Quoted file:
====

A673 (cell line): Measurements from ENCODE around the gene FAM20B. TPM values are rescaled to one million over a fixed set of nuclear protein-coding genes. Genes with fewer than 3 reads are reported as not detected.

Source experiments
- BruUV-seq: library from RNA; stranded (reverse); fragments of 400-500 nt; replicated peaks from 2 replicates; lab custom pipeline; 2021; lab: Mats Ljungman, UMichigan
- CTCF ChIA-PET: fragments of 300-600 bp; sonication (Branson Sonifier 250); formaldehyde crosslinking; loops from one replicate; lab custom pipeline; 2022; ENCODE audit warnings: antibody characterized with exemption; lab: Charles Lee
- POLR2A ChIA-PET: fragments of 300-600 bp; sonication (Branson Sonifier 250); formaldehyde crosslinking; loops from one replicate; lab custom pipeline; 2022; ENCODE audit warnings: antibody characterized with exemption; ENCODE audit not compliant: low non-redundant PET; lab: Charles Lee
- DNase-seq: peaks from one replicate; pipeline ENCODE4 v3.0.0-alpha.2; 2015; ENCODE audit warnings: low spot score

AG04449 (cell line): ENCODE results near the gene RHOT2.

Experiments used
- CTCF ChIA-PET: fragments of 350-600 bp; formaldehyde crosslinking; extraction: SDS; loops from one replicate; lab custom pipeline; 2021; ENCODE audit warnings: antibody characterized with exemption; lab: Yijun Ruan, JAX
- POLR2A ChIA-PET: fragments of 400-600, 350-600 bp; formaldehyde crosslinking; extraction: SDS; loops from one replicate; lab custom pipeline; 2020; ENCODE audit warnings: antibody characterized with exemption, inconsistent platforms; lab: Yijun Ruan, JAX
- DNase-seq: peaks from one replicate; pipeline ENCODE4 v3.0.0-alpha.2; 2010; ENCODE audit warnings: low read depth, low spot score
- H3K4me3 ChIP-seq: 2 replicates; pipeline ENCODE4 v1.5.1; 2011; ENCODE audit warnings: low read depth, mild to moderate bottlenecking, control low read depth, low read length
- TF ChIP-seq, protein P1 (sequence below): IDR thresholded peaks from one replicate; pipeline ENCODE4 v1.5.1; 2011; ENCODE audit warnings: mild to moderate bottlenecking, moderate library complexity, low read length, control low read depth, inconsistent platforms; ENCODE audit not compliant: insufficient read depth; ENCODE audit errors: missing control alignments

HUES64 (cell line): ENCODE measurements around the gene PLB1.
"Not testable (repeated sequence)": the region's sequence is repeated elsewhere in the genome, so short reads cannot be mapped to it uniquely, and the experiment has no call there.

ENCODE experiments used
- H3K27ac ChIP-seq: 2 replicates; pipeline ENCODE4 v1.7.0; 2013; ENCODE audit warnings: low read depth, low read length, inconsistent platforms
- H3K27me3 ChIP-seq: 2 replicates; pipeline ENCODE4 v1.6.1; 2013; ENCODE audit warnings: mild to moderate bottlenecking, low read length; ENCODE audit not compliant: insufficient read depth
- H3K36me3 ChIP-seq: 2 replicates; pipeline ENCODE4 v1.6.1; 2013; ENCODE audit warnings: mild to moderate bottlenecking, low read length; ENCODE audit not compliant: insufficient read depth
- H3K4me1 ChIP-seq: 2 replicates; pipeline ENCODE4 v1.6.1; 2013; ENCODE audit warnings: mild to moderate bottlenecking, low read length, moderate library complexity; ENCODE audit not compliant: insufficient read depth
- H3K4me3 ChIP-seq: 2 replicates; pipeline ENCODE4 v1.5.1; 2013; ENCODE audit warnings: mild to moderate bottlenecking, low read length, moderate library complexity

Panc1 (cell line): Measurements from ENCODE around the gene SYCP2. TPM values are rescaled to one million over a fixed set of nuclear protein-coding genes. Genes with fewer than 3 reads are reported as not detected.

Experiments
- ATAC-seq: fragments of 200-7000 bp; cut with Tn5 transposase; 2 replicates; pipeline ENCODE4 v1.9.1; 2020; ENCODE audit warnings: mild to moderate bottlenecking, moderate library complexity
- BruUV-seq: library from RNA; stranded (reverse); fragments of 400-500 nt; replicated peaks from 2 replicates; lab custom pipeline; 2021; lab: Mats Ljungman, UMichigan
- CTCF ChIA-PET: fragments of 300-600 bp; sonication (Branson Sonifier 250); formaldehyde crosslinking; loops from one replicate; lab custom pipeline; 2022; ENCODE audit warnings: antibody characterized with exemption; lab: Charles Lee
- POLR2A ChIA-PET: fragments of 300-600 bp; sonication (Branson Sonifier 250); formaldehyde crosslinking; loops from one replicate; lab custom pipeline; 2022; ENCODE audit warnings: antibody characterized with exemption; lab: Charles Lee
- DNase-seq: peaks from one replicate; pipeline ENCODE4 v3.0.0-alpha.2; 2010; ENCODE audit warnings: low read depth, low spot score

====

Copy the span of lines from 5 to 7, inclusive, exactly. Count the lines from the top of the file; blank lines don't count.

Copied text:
- POLR2A ChIA-PET: fragments of 300-600 bp; sonication (Branson Sonifier 250); formaldehyde crosslinking; loops from one replicate; lab custom pipeline; 2022; ENCODE audit warnings: antibody characterized with exemption; ENCODE audit not compliant: low non-redundant PET; lab: Charles Lee
- DNase-seq: peaks from one replicate; pipeline ENCODE4 v3.0.0-alpha.2; 2015; ENCODE audit warnings: low spot score

AG04449 (cell line): ENCODE results near the gene RHOT2.